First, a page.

The Administration for Children’s Services will back features of the ChildStat program—a program similar to the NYPD’s CompStat program that tracks child abuse cases—that were eliminated by former ACS Commissioner Gladys Carrión, in an effort to rectify systemic problems at an agency criticized for letting several deadly child abuse cases slip through its fingers.
ACS Commissioner David Hansell, who Mayor Bill de Blasio appointed in February following Carrión’s resignation last year, and other agency brass will be obligated to attend regular ChildStat meetings and make inquiries, in a break from the previous commissioner’s approach. ChildStat meetings will also be broadcast to borough offices through closed-circuit video for borough commissioners and frontline staff so that they can hear from their peers and smooth the way for a discussion about each meeting.
And at the end of each ChildStat meeting, an announcement will be made about actions taken based on what is discussed during the meeting.
“We have, in putting together this model, looked at all the previous iterations and we’ve brought elements from all the previous iterations, including the Child Stat model that was in place over the last few years,” Hansell said at ACS’ main office at 150 William Street. “So we have tried to benefit from all the previous learning experience.”
The newly enhanced ChildStat meetings will involve weekly, intensive review of randomly selected high-risk cases and ongoing probes, and a thorough analysis of key performance data. Also required under the new model will be participation of executive leadership—Hansell and senior ACS staff—to show how much priority is being committed to the process, and stressing accountability at all levels of the agency.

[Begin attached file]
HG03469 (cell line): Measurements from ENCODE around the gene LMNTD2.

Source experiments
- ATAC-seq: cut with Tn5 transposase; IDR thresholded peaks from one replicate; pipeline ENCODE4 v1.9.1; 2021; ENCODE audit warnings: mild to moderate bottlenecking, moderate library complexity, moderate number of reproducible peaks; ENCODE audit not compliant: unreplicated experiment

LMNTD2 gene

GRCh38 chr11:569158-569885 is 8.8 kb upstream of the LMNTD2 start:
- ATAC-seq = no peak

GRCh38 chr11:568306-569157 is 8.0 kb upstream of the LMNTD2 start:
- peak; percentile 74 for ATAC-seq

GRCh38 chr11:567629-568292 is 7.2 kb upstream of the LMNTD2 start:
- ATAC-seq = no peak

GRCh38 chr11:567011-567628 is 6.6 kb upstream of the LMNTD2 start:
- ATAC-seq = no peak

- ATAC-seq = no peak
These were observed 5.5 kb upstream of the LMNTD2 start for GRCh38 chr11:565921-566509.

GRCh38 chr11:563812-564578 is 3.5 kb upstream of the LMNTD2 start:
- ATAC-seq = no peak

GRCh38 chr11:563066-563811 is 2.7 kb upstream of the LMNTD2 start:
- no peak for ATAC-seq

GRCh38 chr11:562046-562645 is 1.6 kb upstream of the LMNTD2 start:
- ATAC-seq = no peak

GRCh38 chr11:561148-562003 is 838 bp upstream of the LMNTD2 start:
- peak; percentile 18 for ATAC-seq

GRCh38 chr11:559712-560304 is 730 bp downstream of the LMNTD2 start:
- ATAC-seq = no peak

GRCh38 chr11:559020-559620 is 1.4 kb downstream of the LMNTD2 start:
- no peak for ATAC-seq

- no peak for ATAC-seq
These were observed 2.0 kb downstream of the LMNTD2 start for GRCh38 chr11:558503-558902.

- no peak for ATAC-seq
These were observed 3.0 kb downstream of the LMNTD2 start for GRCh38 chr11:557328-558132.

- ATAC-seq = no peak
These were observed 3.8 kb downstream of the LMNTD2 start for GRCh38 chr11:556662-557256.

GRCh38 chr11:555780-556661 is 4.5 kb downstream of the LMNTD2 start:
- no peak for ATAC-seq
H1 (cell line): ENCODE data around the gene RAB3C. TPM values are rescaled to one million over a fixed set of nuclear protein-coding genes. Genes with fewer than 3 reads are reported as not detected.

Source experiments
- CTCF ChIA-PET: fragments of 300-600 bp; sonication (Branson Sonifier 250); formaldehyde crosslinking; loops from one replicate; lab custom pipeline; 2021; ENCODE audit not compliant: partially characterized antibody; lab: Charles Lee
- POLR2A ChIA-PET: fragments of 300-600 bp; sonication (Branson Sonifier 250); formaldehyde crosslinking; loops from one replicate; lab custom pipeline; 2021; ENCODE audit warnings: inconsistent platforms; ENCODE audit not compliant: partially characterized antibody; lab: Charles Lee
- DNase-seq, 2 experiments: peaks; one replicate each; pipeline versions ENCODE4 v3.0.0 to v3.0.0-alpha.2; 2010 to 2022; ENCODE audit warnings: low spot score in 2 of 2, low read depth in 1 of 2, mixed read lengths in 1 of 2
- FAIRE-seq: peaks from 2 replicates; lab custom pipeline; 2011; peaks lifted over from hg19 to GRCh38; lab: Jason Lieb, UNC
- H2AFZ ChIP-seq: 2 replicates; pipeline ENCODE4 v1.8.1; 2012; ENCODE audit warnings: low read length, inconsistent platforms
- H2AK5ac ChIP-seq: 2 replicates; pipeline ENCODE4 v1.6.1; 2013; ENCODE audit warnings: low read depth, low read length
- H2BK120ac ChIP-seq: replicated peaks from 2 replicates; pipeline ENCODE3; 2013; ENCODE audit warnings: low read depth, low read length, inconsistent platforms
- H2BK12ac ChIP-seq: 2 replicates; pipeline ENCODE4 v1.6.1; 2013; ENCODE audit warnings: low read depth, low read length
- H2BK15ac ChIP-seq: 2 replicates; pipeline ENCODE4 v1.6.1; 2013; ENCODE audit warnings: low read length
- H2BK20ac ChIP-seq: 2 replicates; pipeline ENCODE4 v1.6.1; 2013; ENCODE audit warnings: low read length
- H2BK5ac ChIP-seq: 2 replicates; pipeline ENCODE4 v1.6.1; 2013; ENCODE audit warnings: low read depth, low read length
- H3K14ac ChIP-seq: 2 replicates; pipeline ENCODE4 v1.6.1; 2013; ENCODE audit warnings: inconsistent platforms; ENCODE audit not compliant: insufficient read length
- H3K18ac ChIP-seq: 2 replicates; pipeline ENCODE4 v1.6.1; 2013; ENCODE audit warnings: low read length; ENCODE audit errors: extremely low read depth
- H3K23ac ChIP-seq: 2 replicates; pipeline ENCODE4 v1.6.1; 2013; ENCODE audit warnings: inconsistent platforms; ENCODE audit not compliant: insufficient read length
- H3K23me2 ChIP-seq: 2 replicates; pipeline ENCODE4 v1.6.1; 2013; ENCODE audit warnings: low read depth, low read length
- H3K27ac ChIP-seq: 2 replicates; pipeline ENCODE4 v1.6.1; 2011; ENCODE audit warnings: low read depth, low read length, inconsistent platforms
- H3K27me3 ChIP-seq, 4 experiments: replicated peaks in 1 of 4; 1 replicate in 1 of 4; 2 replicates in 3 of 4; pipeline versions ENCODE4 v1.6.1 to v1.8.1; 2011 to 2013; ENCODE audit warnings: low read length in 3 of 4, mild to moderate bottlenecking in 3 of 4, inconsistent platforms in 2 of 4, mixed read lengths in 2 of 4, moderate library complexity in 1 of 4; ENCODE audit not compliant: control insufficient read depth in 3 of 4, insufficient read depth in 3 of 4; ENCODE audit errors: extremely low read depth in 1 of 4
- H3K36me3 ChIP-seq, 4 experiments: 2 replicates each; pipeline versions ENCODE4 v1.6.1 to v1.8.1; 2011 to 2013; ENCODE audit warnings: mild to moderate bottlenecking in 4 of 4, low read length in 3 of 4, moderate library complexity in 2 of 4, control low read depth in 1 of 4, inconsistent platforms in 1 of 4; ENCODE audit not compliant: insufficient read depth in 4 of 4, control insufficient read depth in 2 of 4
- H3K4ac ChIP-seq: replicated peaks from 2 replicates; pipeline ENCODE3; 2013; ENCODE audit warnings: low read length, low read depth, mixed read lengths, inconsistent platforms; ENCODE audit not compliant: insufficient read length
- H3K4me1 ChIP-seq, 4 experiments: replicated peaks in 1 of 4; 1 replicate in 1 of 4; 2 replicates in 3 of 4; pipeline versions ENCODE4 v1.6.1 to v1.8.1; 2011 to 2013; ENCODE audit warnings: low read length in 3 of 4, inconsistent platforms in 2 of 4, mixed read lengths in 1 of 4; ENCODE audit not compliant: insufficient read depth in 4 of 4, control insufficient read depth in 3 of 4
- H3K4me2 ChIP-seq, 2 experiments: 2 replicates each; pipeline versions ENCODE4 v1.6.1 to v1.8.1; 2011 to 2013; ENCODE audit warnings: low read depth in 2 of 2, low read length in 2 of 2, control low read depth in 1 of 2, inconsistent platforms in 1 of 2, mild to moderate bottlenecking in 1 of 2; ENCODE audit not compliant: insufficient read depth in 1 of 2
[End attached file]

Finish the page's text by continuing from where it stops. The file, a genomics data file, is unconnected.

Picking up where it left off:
Each session will involve follow-ups on the issues and situations discussed at the previous meeting.
Hansell said ACS decided to shift away from Carrión’s policies after discussions with a number of child welfare organizations on ChildStat, including Casey Family Programs, a foundation that seeks to provide, improve and prevent the need for foster care. The commissioner said that this taught the agency techniques for how to engage in dialogue that is “rigorous and intensive without being punitive.”
“The goal here is not to punish, the goal here is not to blame,” he continued. “The goal here is to create an environment in which we can have honest conversations about areas where we can improve our practice and make sure that those changes happen systemically, not just around an individual case but across our practice.”
In February, the NYPD’s Chief of Detectives Robert Boyce met with Hansell, and was subsequently appointed to advise ChildStat.
Deputy Mayor of Health and Human Services Herminia Palacio and Deputy Chief Mike Osgood, commander of the NYPD’s Special Victims Division, were also in attendance at the announcement.
The final months of 2016 saw the deaths of several young children—none of them in foster care—at the hands of their caretakers, after ACS had investigated their circumstances and closed its probes. This led to Carrión’s resignation, and the state demanding the city put in an state-approved monitor to evaluate the agency’s shortcomings.
The monitor had no input on the policy changes announced today, Hansell said.